How To Be A More Creative Thinker

From the book,  Leading With Strategic Thinking , by  Aaron K. Olson  and  B. Keith Simerson ,   here are six ways the authors suggest for  stimulating your creative thinking : Engage in communities, conferences, or reading outside your typical area of expertise. Set aside time in your week that doesn't involve completing routine tasks. Visit places where you will encounter unfamiliar people, cultures, or ideas. Spend time with coworkers in your organization with different roles. Debate commonly held ideas or question assumptions about your work or business. Imagine a situation in which you (or your organization) could no longer work the same way -- what would you do?

Debbie Laskey's Expert Insights On Marketing and Leadership

Debbie Laskey is one of my go-to experts when I seek advice about a number of business topics, including marketing, social media, and nonprofit marketing and leadership.  So, it's my privilege to share today some of Debbie's insights on all these topics. However, before you read the answers to my questions to Debbie, we'll set the stage with her background: Debbie has an MBA Degree and 17 years of marketing experience in the high-tech industry, Consumer Marketing Department at Disneyland Paris in France, insurance industry, and nonprofit sector. She’s created and implemented successful marketing and branding initiatives for nonprofits including the Foundation for the Junior Blind, Exceptional Children’s Foundation, League of Women Voters of Los Angeles, and Brides for Good; and in the B2B financial sector for an insurance company and CPA firm.  Currently, she works with the Nonprofit Communications and Media Network and Special Olympics Southern California.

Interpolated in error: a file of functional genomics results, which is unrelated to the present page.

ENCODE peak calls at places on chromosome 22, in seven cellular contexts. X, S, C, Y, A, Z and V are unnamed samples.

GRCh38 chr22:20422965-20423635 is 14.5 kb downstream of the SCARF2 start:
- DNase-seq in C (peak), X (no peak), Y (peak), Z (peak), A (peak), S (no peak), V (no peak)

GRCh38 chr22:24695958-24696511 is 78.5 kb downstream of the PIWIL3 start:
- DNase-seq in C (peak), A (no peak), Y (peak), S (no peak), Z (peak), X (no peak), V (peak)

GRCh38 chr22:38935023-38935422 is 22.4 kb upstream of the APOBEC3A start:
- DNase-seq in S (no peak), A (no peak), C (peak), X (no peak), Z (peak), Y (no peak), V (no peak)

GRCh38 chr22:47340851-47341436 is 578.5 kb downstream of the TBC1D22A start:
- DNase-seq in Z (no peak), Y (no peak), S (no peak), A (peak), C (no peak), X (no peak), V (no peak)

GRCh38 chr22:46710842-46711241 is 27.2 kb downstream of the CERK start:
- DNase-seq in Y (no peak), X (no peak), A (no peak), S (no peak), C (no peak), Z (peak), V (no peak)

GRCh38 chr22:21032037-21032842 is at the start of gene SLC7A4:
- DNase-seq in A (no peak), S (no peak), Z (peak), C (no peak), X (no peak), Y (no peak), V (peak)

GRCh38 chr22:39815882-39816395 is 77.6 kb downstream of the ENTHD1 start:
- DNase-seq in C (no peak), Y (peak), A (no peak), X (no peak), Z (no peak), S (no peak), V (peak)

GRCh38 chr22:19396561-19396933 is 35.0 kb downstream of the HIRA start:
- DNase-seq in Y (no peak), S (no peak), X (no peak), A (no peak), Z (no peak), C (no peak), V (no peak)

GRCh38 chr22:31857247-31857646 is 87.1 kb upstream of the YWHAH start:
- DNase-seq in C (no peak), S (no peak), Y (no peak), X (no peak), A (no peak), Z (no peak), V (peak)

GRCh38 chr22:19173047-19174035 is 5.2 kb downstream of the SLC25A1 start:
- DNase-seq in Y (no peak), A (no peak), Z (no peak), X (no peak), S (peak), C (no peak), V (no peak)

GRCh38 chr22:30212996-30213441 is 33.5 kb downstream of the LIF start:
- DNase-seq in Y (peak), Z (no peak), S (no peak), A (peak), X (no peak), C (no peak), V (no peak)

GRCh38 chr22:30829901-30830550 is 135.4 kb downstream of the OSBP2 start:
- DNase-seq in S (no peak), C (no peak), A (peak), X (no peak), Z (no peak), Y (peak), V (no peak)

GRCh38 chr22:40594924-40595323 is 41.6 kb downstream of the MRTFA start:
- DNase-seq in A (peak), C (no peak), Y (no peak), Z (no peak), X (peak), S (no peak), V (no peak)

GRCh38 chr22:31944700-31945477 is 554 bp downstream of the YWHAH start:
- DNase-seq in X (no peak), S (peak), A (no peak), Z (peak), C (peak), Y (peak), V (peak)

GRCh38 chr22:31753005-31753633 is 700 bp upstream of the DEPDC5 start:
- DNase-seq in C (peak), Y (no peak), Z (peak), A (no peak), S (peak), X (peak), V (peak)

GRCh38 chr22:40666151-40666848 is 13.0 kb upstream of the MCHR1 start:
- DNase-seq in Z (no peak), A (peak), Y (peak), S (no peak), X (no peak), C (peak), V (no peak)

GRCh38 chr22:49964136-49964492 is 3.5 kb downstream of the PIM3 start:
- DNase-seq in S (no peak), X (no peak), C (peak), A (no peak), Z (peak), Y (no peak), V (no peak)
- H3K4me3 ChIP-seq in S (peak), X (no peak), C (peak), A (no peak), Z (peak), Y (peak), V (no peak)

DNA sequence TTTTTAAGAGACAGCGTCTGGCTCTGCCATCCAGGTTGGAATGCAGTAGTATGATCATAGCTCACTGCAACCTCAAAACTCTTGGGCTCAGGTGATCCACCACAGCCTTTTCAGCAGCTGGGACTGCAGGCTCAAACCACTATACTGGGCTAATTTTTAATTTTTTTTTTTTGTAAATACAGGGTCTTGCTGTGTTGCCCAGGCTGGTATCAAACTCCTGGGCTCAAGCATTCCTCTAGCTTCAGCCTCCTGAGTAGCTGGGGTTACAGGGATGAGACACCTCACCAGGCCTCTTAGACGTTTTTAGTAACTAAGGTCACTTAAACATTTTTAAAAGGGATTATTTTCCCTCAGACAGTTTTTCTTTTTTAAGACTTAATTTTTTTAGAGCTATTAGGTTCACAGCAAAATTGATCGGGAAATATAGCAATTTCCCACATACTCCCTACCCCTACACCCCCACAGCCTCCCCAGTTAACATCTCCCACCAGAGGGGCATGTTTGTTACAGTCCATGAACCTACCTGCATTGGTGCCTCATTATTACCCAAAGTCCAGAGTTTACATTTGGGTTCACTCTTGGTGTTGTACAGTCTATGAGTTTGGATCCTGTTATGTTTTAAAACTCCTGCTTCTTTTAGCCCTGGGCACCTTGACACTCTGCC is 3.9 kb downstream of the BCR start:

How To Be A Change Leader